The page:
The hottest show in town this weekend is at the Black Box performance space at the Wexner Center and features English quartet Mumford & Sons and Australian music collective The Middle East. Like most other dates on the tour, this one has been sold out for weeks but we’ve got a pair of tickets to give away to one lucky winner thanks to Sneak Attack Media.
To enter the ticket giveaway, send an e-mail to email@example.com with the subject line I SHOULD HAVE BOUGHT TICKETS BEFORE THEY SOLD OUT. A random winner will be chosen at 5pm on Friday.
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I don’t know that I can actually pinpoint the moment I first heard of Laura Marling, but I can say that she has had a strong presence on my favorites playlist for a good two years now. She may be perceived in the States as being a new face on the scene because she is just now out on a solo headlining tour, but just two years ago Mumford & Sons were her tour support on a co-headlined tour with Johnny Flynn.
Marling’s new record I Speak Because I Can was released on April 6th via Virgin Records. She hits the stage on Wednesday at the Wexner Center’s Black Box with friends Smoke Fairies and Pete Roe. Tickets here.
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Pictured: Nick Tolford and Company@GenWex presents: Off the Grid
Perhaps I’ve said it before (no way I’m trudging through those old posts) and If I haven’t, I’m saying it now. I’m a bringer togetherer, make it happennerer and a motherfucking idea factory. Basically what I’m saying is let’s all be cool, hang out and high five-you know? Life’s too short to not be a cool motherfucker!
If you haven’t heard, Matthew Specktor wrote a semi-autobiographical novel called That Summertime Sound about a nameless Los Angeles protagonist who spends a between-college summer in Columbus in the mid ’80s. The book is chock-full of thinly veiled references to Columbus locales and figures past and present (e.g. Mick Divvens/Boys from Nowhere become Nic Devine/Lords of Oblivion, Ron House becomes Gary Hauser, Used Kids Records becomes School Daze Records, and on and on).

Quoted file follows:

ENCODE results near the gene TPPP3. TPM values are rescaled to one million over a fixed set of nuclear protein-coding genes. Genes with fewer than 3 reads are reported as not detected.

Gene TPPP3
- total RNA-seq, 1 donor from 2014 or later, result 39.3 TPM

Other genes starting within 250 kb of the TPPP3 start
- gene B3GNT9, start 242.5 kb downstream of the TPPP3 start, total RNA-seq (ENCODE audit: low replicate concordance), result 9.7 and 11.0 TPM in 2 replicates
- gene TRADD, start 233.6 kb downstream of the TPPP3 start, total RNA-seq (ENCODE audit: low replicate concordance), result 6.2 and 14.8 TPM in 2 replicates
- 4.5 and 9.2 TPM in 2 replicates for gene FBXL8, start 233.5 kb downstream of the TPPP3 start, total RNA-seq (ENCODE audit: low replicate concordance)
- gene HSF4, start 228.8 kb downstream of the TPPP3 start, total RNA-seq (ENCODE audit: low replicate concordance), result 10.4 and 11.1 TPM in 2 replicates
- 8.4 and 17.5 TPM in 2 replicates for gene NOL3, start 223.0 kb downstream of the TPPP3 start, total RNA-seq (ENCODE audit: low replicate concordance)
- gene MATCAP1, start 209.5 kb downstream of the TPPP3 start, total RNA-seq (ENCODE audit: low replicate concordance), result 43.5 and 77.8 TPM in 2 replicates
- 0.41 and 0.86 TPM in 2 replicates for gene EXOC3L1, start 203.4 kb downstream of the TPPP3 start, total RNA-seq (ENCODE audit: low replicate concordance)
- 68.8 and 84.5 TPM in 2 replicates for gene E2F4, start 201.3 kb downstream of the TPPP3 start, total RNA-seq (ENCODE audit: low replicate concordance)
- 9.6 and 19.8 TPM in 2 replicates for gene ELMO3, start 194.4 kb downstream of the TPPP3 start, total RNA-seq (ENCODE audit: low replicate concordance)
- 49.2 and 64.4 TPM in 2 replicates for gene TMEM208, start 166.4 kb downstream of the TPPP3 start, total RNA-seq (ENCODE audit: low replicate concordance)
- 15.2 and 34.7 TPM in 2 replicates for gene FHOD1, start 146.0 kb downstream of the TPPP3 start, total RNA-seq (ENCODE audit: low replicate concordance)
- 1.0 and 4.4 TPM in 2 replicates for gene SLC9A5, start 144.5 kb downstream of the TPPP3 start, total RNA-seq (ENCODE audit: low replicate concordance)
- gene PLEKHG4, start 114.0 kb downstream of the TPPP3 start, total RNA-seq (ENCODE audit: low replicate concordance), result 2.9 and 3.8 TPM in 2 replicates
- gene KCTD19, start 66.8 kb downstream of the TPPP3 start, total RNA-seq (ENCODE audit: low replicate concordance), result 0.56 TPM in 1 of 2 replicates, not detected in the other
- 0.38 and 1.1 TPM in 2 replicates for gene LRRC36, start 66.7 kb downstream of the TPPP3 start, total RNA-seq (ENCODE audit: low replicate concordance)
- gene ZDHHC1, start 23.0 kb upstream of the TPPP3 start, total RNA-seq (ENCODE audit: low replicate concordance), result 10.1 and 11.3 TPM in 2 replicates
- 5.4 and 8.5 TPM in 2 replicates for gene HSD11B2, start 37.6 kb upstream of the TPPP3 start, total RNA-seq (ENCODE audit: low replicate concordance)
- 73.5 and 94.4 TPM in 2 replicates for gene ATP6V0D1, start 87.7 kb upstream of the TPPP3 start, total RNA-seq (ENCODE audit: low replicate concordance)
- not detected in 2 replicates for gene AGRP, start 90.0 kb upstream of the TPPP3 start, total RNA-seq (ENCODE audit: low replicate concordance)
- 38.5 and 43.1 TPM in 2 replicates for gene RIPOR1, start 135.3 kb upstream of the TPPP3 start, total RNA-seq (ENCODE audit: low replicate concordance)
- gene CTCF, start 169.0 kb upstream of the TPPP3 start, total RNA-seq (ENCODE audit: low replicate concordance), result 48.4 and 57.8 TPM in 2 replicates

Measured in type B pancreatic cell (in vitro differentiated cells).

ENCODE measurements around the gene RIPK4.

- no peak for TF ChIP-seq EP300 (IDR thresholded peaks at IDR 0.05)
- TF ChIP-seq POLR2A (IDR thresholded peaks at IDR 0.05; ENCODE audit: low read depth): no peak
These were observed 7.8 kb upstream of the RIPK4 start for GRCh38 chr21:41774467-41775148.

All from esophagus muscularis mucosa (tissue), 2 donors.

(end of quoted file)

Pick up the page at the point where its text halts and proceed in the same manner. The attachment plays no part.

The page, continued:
The book is getting mixed reviews on the message board, but I imagine there will be a pretty good turnout for the free reading at the Wexner Center Wednesday night at 7pm. (I guess this is Wexner Center Week on Donewaiting.) I’m mostly hoping Ron House and others mentioned in the book will show up to say their piece.
Also, if you wanna hear people like James Franco, J. Mascis, Gwyneth Paltrow and Morgan Freeman read excerpts from the book, check out the TSS website.
Video of a book release party, containing a performance by J. Mascis, after the jump. Continue reading →
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Editor’s note: “Overlooked in Ohio” is a new feature in which we ask an Ohio-based artist, music enthusiast, etc. to tell us about a few bands (past or present) from the state of Ohio that deserve some love. Our first installment comes courtesy of Jerry Dannemiller, guitarist/singer in Moviola and director of marketing and communications at the Wexner Center in Columbus. (Not to mention a past contributor to NPR, Magnet and a host of other publications.)
Blank Schatz (Findlay, Ohio, early 1980s): When punk rock was still something weird and foreign and only happened in big cities, the brothers Butler were kicking out the jams in my hometown of Findlay like it was the Lower East Side. I saw them only a couple times in high school and then in Columbus opening for the likes of Live Skull and (a very early) Flaming Lips. Musically, they fell somewhere in the neighborhood of Die Kruezen or a more earnest Black Flag. It hasn’t aged all that incredibly well, but back then, in the desolate environs of northwest Ohio, it was music to my green ears.
Wolverton Brothers (Cincinnati, late 80s, still active): My admiration for the Wolvertons—as people and as artists—knows no bounds, if you haven’t heard them, you would do yourself well to scrounge up any of their six records. Part Anglo-80s skronk-surf, Beefheart-ish mushmouth, and high-speed boom-chicka-boom, Tim, Billy, Todd, and Jay are the rarest of entities: raw, unaffected by trend, and original to a fault.
This will be my first time seeing Atlas Sound‘s Bradford Cox live, and I’m really looking forward to it, especially after giving Logos a few listens. I’d always paid more attention to Cox’s “main” band, Deerhunter, but this new one is a terrific headphone album of underwater bedroom pop, and so far “Walkabout” is my favorite track. …Nice to have Broadcast on the bill, too.